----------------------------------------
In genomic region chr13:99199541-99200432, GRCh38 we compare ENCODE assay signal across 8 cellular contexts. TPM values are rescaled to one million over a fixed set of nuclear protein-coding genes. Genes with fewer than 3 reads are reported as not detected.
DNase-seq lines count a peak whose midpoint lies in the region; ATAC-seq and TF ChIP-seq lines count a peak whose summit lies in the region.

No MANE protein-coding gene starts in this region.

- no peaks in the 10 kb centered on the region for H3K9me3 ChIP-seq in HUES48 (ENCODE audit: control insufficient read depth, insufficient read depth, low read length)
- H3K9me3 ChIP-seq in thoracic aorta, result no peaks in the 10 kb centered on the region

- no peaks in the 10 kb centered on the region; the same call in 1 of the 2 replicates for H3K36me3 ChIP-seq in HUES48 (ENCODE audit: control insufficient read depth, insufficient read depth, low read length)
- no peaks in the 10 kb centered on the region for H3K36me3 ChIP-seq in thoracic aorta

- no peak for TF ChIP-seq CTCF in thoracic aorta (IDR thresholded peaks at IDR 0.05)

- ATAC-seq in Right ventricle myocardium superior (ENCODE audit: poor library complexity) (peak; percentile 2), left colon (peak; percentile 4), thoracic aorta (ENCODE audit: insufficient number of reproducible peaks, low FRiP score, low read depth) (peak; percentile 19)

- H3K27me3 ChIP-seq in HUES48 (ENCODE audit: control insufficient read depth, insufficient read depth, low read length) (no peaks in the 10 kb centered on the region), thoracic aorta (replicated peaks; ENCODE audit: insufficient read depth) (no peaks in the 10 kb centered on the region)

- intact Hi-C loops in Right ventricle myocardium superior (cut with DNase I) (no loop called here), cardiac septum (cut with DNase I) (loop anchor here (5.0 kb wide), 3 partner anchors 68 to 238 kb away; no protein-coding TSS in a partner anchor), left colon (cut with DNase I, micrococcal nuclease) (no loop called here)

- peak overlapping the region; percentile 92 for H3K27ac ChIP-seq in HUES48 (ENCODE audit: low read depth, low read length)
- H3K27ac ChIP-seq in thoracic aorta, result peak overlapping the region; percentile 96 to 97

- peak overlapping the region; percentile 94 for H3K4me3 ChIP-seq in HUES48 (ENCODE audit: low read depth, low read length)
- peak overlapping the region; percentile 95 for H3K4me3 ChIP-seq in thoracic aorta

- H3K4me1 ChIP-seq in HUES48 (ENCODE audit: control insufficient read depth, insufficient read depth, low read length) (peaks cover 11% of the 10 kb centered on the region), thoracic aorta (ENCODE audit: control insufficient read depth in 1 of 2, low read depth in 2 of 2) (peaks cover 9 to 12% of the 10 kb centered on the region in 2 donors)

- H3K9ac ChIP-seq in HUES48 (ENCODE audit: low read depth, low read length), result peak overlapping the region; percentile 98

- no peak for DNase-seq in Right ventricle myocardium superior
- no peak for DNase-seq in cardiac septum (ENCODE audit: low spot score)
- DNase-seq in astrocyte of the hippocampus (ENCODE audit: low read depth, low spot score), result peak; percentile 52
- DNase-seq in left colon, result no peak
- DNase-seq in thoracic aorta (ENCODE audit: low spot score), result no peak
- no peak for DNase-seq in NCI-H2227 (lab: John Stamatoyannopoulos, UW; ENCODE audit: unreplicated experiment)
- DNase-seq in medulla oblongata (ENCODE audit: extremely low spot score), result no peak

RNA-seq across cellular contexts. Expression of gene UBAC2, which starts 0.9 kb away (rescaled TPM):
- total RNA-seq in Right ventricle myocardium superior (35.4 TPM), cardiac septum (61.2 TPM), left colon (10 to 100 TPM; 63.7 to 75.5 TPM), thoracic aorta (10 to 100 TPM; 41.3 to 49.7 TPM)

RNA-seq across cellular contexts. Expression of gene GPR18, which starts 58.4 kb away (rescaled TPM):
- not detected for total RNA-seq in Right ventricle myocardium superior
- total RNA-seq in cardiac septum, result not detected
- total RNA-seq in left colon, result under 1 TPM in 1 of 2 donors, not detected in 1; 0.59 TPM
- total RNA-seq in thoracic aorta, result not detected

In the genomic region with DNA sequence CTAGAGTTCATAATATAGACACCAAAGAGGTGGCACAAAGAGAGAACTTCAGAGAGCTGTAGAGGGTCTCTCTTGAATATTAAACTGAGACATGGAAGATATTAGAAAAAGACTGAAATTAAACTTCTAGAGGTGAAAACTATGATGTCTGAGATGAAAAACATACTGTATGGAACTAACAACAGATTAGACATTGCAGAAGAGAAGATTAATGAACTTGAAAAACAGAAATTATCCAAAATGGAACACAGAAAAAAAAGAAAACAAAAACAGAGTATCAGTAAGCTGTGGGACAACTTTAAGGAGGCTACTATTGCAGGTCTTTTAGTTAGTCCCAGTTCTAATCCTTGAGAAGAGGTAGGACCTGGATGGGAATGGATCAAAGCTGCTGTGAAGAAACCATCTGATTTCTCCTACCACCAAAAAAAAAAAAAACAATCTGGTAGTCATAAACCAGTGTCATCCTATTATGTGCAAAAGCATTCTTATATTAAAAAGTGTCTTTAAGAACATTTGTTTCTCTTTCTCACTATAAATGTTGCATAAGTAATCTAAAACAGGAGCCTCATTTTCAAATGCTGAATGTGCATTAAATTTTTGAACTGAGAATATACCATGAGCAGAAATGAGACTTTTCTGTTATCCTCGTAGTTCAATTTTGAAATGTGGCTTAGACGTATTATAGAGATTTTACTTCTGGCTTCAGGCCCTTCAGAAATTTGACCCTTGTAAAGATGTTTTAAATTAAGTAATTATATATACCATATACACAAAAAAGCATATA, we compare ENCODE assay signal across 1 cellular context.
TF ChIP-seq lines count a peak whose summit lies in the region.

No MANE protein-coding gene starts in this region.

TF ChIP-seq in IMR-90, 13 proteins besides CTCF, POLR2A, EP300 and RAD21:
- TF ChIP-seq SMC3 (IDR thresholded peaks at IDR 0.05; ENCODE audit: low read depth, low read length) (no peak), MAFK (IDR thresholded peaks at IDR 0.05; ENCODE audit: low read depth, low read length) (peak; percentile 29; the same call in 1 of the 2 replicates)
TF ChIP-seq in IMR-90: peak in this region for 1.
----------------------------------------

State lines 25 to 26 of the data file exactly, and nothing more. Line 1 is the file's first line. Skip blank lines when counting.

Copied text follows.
RNA-seq across cellular contexts. Expression of gene UBAC2, which starts 0.9 kb away (rescaled TPM):
- total RNA-seq in Right ventricle myocardium superior (35.4 TPM), cardiac septum (61.2 TPM), left colon (10 to 100 TPM; 63.7 to 75.5 TPM), thoracic aorta (10 to 100 TPM; 41.3 to 49.7 TPM)